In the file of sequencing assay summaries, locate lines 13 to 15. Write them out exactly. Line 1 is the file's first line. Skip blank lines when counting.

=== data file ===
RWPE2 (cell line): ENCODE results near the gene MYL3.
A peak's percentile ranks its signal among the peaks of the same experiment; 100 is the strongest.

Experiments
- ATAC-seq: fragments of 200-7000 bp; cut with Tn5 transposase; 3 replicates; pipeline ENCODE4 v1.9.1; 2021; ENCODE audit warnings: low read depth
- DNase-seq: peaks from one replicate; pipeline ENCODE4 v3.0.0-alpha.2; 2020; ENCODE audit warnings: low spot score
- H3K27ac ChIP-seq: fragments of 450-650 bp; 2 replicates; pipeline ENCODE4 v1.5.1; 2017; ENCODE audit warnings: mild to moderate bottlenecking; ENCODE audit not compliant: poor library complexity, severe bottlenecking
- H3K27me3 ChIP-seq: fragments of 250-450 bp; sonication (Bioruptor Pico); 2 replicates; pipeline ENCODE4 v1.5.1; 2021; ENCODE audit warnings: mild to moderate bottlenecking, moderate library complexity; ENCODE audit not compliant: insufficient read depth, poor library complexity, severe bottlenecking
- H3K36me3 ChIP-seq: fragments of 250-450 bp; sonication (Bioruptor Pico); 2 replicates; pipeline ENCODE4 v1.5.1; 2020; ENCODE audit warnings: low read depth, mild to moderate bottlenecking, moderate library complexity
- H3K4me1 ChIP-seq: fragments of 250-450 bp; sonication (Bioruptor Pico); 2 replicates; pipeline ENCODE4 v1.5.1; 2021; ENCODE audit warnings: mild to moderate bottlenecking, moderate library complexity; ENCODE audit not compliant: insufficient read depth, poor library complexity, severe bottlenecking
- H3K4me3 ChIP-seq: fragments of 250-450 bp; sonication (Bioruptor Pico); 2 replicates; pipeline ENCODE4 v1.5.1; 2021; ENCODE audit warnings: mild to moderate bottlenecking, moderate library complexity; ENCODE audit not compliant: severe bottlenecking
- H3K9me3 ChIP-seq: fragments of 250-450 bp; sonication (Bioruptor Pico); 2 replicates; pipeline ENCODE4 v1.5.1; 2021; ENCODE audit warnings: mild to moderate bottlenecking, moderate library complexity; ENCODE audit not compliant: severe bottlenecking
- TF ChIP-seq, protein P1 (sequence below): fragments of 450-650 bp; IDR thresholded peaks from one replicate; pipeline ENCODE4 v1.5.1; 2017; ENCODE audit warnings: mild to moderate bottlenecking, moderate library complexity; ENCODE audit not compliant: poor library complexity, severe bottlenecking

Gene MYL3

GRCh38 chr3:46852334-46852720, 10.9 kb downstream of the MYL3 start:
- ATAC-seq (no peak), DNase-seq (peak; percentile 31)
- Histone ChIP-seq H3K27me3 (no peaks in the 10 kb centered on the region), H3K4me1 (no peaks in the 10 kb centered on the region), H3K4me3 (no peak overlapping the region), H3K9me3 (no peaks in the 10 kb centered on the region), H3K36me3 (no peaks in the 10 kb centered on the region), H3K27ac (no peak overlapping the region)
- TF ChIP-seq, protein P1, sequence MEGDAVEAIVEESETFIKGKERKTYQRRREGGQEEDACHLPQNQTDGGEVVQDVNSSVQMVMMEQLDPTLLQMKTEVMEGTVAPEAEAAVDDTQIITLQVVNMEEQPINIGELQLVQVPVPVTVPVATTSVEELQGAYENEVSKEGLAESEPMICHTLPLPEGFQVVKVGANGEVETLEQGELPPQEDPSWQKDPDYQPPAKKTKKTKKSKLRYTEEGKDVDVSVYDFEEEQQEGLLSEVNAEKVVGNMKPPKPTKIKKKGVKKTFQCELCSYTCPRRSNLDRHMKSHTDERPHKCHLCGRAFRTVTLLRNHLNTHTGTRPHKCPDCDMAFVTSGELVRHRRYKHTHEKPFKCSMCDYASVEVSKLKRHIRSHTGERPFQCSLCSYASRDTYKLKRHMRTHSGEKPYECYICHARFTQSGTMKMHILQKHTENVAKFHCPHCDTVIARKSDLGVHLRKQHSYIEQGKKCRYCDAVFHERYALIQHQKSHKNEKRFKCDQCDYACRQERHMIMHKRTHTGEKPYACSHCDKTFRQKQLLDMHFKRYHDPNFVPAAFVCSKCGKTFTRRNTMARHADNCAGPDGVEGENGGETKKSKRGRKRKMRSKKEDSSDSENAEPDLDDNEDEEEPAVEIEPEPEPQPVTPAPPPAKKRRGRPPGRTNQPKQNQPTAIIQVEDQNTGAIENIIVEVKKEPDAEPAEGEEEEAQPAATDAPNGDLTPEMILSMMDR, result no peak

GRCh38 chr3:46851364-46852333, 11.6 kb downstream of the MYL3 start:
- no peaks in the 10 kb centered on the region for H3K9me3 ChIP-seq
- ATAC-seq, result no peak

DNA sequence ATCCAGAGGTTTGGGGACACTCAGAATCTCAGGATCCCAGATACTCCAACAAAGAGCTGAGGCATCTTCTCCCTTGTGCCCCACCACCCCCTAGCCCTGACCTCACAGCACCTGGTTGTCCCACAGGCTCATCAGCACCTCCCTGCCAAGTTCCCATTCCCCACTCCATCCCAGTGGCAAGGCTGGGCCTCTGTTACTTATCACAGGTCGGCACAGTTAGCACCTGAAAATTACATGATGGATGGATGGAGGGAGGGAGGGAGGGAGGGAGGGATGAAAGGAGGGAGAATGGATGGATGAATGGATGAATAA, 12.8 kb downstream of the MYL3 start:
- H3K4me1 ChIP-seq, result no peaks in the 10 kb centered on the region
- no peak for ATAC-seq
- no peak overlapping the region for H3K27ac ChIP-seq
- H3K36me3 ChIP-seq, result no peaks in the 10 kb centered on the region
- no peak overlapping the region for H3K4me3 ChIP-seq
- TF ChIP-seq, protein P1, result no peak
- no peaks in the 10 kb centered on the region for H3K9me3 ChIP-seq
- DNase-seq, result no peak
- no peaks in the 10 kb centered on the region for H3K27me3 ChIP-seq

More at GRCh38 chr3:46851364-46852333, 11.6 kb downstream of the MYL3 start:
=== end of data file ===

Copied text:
Gene MYL3

GRCh38 chr3:46852334-46852720, 10.9 kb downstream of the MYL3 start:
- ATAC-seq (no peak), DNase-seq (peak; percentile 31)